Business Ethics Quarterly

Special Issue: Human Rights and Business

The Limits of Corporate Human Rights Obligations and the Rights of For-Profit Corporations

John Douglas Bishop

Trent University

ABSTRACT:

The extension of human rights obligations to corporations raises questions about whose rights and which rights corporations are responsible for. This paper gives a partial answer by asking what legal rights corporations would need to have to fulfil various sorts of human rights obligations. We should compare the chances of human rights fulfilment (and violations) that are likely to result from assigning human rights obligations to corporations with the chances of human rights fulfilment (and violations) that are likely to result from giving corporations the legal rights needed to undertake those human rights obligations. Corporations should respect basic human rights of all people. Non-complicity in human rights violations requires that corporations have the right to political freedom of speech. To actively protect people from human rights violations, corporations need the right to hire armed security personnel; such obligations should be limited to protecting corporate property and narrowly defined stakeholders. Obligations to spend corporate resources on human rights fulfilment are confined to contributing to specific projects. Corporations have no obligation to ensure a society in which human rights are fulfilled. This principle helps us understand why corporate obligations are substantially different from those of governments.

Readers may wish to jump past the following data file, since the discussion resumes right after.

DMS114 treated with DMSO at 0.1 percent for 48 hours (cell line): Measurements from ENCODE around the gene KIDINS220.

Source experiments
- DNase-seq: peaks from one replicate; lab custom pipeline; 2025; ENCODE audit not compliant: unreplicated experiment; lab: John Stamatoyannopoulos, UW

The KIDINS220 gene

KEY WORDS:

  • human rights;
  • business;
  • corporations;
  • duties

John Douglas Bishop is professor in the business admisitration program at Trent University, Peterborough, Ontario, Canada. He obtained a Ph.D. in moral philosophy from the University of Edinburgh, Scotland (1979), and an MBA in finance from McMaster University (1985). He worked for multinational computer corporations for several years. He has published in Business Ethics Quarterly, Journal of Business Ethics, Journal of the History of Ideas, and the Canadian Journal of Philosophy. He is the editor of Ethics and Capitalism (University of Toronto Press, 2000). His current research interests are the rights of for-profit corporations, ethics and economic theory, and corporate capitalism and sustainability. E-mail: jbishop@trentu.ca.